While the process isn’t foolproof, it generally results in a good read and since I am planning to spend both my time and money into the book, I for one am happy to make the investment. Thank you Goodreads and Amazon!
Writing a novel is like running a cross-country race. You have to keep the pace, but in order to make it to the finish line, you have to make sure you don’t run out of steam too soon. Cross-country is a better analogy than a racetrack because along the way, there have to be alternate paths, diversions, scenic routes and pitfalls that need to be avoided. The finish line doesn’t need to be crystal clear, or anywhere in your line of vision when you start, and the road itself need be neither straight nor smooth.
A short story, in contrast, is a hundred yard sprint. It’s equally acceptable for the track to be crooked, but the finish line is always in sight. All that’s needed is that last burst of energy at the end that pushes the story into a glorious explosion of shock and awe.
The differences between the two forms are clear. With athletes, it’s rare to find someone with the training and adrenalin for short runs who is also a long-distance runner. One requires speed, the other requires stamina. That doesn’t mean it doesn’t happen—sprinters undoubtedly run long distances to stay fit, and triathlons and decathlons require speed and endurance to win.
There’s no precedence that says a runner can’t cross over into a different format, and when it comes to writing, there’s plenty of evidence to suggest a writer can succeed in any format he or she chooses.
Lewis Carroll wrote full-length tales that included poetry, as effortless and brilliant as his stories—his lesser-known Sylvie and Bruno is a prime example of the versatility of this man. C. S. Lewis, best known for his children’s tales, wrote several adult fantasy novels. As well-known and beloved as Asimov’s greatest novels are (Foundation, I, Robot), his short stories are extremely powerful (The Dead Past) and in some cases (Nightfall, for instance), far outweigh the value of his longer works. Just as talented, Kurt Vonnegut is known for Slaughterhouse Five and Cat’s Cradle, but also has several short stories to his name (Welcome to the Monkey House). George Orwell wrote novels (1984), novellas (Animal Farm) and short stories (Shooting an Elephant). Jane Austen is rarely known for anything other than her novels, but like other great writers, she wrote poetry, prose, short stories, even essays.
All these writers (and more, undoubtedly), were prolific, exploring all forms of writing not because they were exploring the form, but because their muse drove them in a certain direction. In some cases, they even crossed genres, because when a story needs to be told, it’s the tale, the plot, the characters, that dictate the length of the work. It’s the ideas that determine the number of words. Orwell’s allegorical Animal Farm would probably have lost much of its impact if he had forced it into a longer length.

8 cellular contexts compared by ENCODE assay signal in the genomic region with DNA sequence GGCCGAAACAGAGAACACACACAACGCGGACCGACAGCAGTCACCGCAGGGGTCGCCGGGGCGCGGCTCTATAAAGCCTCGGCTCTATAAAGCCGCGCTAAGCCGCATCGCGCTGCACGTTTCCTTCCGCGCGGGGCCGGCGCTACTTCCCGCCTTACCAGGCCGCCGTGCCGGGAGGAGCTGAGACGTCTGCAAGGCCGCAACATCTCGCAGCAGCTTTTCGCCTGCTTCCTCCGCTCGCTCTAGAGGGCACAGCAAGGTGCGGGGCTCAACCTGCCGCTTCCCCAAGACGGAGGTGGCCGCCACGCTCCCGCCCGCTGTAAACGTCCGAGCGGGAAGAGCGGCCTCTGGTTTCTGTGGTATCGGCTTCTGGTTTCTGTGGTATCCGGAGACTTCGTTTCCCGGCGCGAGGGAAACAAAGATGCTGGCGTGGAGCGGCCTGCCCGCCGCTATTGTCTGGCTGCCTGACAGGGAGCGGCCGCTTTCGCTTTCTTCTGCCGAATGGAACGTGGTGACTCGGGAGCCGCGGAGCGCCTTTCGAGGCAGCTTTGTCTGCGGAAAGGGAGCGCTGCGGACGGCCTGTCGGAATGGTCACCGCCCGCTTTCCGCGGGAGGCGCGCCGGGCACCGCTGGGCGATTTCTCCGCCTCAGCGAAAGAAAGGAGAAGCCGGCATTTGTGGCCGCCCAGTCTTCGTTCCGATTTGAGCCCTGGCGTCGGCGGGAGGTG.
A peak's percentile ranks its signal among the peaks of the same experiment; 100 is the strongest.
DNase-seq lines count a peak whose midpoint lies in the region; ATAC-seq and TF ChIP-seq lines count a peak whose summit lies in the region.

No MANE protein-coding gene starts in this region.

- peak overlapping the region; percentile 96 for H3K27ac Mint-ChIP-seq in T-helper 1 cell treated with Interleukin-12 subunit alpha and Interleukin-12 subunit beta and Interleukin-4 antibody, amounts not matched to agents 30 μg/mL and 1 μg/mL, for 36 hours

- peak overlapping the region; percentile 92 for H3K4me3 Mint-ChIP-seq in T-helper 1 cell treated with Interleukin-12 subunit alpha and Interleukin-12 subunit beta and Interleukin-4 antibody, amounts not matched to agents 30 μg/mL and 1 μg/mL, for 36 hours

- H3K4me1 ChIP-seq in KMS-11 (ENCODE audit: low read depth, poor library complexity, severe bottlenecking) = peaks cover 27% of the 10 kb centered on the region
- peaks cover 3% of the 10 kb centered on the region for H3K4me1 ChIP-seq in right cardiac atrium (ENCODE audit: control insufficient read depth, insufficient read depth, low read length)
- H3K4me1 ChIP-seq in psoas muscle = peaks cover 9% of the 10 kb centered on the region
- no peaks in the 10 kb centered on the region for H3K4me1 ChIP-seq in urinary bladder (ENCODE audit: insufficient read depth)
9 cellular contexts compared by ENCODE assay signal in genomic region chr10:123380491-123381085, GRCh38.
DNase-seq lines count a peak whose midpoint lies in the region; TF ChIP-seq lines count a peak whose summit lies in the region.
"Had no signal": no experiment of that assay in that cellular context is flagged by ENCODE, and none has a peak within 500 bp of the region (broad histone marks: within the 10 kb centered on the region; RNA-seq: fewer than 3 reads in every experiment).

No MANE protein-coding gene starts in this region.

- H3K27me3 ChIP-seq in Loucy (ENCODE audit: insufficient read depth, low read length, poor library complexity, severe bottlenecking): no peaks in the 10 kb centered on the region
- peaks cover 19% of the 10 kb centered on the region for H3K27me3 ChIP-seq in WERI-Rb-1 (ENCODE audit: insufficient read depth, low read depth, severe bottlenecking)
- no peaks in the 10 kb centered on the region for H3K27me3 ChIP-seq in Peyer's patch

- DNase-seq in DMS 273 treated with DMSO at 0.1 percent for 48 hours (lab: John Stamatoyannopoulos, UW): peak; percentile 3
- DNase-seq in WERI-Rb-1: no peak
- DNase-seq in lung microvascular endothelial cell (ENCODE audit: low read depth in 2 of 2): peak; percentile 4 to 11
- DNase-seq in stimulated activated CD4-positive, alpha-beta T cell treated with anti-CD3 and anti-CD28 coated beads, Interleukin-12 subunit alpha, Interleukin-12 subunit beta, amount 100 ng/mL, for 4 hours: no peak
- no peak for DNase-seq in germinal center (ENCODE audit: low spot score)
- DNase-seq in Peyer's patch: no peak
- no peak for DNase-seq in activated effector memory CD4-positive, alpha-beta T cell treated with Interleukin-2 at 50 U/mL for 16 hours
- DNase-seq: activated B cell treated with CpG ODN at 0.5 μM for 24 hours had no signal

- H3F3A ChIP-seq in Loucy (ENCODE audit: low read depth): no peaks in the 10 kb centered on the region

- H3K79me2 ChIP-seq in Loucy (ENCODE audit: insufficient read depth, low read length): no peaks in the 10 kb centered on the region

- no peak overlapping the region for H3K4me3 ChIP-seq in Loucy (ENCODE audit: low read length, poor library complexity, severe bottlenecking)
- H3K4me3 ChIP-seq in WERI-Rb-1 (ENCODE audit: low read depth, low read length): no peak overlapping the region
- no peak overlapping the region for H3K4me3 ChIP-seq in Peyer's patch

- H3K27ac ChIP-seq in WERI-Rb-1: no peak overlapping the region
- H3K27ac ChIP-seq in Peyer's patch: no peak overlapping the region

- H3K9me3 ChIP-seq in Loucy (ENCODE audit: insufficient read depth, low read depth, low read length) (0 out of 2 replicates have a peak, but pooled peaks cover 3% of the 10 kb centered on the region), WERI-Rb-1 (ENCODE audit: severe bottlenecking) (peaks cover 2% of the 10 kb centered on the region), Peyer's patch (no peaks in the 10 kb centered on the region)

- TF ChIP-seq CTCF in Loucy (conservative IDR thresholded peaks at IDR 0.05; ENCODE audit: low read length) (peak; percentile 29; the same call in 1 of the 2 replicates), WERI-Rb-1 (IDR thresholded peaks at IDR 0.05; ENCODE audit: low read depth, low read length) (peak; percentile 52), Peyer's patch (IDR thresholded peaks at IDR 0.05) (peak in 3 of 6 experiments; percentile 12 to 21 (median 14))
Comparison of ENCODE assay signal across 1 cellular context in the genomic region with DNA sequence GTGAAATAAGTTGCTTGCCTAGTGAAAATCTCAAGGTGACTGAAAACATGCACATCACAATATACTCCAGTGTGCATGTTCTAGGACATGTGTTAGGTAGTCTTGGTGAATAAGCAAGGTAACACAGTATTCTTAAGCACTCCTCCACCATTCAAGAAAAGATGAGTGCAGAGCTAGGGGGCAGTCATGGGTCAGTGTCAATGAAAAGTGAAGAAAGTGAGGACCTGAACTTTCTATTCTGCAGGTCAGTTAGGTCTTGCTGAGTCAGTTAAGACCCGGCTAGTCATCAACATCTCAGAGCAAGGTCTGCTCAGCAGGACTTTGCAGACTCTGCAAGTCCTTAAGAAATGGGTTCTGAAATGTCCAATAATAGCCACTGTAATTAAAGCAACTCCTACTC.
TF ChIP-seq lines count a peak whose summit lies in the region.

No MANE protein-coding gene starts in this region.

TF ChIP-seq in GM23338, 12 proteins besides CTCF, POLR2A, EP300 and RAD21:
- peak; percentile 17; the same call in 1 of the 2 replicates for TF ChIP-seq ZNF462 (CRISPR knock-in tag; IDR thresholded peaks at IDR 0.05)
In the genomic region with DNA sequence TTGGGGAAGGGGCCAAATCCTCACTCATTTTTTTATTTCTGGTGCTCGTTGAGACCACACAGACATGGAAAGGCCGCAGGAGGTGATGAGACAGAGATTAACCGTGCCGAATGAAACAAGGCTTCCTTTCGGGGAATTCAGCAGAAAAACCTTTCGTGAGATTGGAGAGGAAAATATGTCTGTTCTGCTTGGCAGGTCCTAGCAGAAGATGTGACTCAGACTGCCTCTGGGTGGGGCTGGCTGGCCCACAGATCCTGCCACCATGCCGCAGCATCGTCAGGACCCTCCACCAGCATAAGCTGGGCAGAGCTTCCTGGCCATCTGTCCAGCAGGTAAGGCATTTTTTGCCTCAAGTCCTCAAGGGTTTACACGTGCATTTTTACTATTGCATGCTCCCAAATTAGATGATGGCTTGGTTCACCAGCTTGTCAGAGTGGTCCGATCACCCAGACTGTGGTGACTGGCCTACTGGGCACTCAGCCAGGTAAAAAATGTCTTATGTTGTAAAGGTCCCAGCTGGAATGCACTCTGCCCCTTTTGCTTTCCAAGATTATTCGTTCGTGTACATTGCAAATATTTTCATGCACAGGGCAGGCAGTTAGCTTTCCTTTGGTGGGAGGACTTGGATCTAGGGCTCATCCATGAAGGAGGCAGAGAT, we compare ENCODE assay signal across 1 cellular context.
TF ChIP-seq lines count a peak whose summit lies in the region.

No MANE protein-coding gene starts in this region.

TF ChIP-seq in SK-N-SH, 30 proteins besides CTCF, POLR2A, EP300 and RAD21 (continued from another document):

The transition from one form to another is not a matter of skill so much as it is an understanding of how best to tell a story. If there were a set of rules for making the transition—and I’m sure there are—the first must definitely be this:
The idea for a short story does not always work for a full-length novel. Short stories don’t necessarily include complete plots, and can be based on a moment in time, a quick glimpse that leads to something profound. So give your novel its own idea. Make it a big one.
The idea for a novel has to have (though not necessarily in a linear fashion) a beginning, a middle and an end. It should take a reader on a journey, preferably one that takes more than a few hours to read! Don’t make the mistake of thinking this is just a longer short story—it isn’t. The difference isn’t just in length, it’s the entire concept. But, because it’s a longer format, don’t approach it like a challenge. Look at this as freedom:
Create subplots. The freedom you have in a novel is that it can be richly layered, with multiple characters, so you could conceivably create a network of short stories that work together, connected through a main character(s) and adding depth and consequence to the novel.
Know your characters. Step inside their skins so that when you write, you’re examining several layers of personality. They’re going to be around for a long time, so make sure you love them too, just don’t make them perfect, because people never are. Or, kill them off early if you feel they can’t evolve. Because your characters, along with the plot, should evolve.
Draw a map. Know your plots, subplots, characters and settings inside out. Use this knowledge to avoid lengthy exposition and work with dialogue and action instead. You may be a master of putting together a short story in your head, but novels are meant to be complex. Don’t make the mistake of leaving it all in the air. Put together a plan and stick to it as much as possible. Imagine that you’re putting down the sequence of events that happen in a movie you’ve seen. If you’re a planner, take the time to plan the details. If you’re not, make sure the broad strokes are in place before you start.